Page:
Swift says, “Sobbing with your head in your hands / Ain’t that the way s*** always ends?”
Regardless, the song is very reminiscent of Swift’s “reputation” era, specifically the song, “Dress.”
The 808 drum beat and (again) sweeping synths give the song a dark, dingy feel, perfectly aligning with the lyrics.
“Anti-Hero” is one of the somber songs on “Midnights.” Swift grapples with feelings of self-loathing, something many of her fans can relate to.
Swift says, “I should not be left to my own devices / They come with prices and vices, I end up in crisis.”
Where the first two tracks of “Midnights” showed the romantic aspect of Swift’s nightlife, “Anti-Hero” is ugly and confessional. The lyrics contrast with a catchy chorus and upbeat sound.
She also expresses worries that all the people she loves will eventually leave her.
“One day, I’ll watch as you’re leaving / ‘Cause you got tired of my scheming”.
“Anti-Hero” is definitely a standout track and is extremely accessible to Swift’s more casual listening audience.
Snow On The Beach (feat. Lana Del Ray)
Where was Lana? That’s all I could think when listening to this song.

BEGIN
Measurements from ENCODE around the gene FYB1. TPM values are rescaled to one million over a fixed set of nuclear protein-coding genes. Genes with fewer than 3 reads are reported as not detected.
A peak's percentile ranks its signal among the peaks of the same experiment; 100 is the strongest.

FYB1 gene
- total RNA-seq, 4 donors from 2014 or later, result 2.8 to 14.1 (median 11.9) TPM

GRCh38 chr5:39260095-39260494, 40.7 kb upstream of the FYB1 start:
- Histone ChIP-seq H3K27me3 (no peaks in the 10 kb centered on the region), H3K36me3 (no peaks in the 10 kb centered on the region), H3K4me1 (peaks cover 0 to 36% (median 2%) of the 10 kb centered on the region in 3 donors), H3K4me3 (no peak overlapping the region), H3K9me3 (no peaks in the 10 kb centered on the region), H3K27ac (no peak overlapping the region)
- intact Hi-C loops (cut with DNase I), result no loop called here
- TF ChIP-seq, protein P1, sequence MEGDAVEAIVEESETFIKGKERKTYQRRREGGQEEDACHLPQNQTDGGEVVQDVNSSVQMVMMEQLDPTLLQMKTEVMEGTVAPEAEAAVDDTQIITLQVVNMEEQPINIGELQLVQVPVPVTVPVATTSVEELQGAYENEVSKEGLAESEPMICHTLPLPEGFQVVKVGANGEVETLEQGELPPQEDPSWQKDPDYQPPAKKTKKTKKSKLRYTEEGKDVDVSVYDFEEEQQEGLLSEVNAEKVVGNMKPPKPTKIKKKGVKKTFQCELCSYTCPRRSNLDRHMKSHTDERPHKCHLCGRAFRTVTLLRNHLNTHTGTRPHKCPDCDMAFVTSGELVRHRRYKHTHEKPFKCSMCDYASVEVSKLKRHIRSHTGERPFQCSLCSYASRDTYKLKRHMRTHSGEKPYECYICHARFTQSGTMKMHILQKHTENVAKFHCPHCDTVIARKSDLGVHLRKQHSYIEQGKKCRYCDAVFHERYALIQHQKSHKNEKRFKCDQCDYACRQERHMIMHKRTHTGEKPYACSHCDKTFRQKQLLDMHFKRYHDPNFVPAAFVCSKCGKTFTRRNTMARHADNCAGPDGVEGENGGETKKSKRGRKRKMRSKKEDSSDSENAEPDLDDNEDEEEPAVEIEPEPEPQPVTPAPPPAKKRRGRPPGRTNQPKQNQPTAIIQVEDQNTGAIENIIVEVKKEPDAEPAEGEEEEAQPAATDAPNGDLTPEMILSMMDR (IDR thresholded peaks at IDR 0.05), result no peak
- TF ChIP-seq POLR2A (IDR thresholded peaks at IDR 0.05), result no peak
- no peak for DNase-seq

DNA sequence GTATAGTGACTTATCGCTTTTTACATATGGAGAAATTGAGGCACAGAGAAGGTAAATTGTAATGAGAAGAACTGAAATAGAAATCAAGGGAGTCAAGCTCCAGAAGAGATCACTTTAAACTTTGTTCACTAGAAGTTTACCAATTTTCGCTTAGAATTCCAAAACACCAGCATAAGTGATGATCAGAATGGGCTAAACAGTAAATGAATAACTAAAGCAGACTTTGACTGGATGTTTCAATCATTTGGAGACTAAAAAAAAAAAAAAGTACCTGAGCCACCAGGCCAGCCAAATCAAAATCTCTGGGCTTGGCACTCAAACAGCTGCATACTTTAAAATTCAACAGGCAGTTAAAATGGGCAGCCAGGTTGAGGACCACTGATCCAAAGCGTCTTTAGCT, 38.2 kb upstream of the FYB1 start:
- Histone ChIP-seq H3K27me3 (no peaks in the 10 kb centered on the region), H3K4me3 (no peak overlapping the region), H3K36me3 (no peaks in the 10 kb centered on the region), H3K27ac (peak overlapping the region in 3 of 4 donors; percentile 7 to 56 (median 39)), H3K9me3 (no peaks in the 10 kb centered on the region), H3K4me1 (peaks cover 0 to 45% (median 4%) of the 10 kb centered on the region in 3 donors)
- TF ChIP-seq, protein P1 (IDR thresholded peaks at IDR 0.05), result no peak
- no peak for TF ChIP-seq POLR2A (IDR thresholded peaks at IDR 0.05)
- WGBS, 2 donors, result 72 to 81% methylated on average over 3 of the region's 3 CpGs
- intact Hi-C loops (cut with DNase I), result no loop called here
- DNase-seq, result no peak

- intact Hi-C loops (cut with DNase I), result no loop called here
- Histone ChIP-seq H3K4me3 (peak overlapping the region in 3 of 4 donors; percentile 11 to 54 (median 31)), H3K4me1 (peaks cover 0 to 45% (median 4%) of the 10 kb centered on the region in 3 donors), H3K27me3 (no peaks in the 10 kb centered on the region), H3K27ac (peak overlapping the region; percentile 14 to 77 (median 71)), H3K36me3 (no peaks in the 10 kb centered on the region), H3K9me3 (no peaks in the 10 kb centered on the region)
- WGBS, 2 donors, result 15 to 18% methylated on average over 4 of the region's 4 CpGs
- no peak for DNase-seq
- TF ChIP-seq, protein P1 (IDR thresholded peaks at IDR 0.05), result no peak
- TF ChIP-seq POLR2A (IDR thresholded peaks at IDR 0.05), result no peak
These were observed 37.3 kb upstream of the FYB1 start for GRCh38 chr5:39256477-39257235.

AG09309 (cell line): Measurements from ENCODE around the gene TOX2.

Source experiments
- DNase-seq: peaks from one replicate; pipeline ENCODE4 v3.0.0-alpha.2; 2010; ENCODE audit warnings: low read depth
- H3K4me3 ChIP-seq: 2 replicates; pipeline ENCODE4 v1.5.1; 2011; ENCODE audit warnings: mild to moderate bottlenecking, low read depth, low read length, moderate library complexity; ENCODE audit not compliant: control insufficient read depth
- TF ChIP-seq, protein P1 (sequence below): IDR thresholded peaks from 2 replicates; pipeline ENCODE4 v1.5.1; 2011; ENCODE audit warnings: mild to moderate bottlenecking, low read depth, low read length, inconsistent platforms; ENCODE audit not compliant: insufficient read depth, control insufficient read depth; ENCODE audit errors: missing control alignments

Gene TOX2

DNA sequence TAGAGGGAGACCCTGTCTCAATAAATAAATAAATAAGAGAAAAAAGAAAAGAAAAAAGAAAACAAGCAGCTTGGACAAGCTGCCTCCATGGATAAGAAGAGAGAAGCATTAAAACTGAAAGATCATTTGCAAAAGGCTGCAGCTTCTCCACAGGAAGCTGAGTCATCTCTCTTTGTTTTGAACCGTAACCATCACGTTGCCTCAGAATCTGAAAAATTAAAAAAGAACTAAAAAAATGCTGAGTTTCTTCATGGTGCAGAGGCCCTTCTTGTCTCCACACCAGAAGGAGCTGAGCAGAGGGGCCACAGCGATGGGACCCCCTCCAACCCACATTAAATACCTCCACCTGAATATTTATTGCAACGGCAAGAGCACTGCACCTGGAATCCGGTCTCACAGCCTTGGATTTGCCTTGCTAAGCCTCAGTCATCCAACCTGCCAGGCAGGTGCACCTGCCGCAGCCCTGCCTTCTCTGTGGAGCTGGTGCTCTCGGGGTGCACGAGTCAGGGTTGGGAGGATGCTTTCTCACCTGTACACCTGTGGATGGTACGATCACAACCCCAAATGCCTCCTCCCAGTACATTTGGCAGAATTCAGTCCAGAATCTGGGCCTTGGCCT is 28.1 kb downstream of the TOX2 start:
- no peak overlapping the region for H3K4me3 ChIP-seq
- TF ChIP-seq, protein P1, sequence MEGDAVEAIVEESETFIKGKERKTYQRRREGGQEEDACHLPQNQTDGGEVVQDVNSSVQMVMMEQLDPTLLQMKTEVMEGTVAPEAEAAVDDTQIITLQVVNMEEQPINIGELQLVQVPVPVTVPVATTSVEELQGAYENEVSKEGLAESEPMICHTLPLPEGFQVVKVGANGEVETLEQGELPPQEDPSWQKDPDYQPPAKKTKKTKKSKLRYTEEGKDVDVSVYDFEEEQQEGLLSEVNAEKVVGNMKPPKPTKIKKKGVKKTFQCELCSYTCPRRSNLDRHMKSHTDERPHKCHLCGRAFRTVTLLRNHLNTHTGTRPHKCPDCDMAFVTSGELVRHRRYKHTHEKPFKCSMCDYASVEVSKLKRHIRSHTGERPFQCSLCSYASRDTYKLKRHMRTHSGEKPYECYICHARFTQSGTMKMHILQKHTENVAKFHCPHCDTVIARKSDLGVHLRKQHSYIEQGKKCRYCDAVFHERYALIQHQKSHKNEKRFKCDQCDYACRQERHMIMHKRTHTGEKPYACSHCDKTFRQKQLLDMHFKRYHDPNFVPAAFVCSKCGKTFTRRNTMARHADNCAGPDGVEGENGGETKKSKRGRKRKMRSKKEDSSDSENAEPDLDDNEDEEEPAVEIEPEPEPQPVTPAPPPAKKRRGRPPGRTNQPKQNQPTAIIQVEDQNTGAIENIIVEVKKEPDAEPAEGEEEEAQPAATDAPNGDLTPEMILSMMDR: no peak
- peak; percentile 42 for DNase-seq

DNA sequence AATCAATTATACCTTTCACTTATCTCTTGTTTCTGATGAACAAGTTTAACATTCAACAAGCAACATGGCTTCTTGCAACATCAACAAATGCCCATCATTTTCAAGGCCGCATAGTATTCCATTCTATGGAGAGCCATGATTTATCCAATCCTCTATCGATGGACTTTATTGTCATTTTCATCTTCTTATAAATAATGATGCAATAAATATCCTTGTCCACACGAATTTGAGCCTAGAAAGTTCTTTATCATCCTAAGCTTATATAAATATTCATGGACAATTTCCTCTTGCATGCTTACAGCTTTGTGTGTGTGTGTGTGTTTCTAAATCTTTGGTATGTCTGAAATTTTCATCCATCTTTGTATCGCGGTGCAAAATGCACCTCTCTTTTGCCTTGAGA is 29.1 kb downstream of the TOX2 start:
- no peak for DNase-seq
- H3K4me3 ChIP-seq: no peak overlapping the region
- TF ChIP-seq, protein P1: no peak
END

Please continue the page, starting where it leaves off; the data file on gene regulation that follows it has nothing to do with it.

It seems odd to feature an artist with such a die-hard fanbase and only use her for background vocals. Lana Del Ray has such a distinctively beautiful voice, and a verse on this song would’ve brought it to the next level. Sadly, Del Ray only really sings the harmony here.
Apart from that let-down, “Snow On The Beach” has some really beautiful lyricism.
You’re On Your Own, Kid
Another reflective song, “You’re On Your Own, Kid” seems to be reminiscing on Swift’s desire to be liked by those around her. From unrequited love to becoming a socialite, Swift describes the toll it took on her to become this idealized version of herself.
Swift says, “I hosted parties and starved my body,” suggesting these beauty standards led her to develop an eating disorder.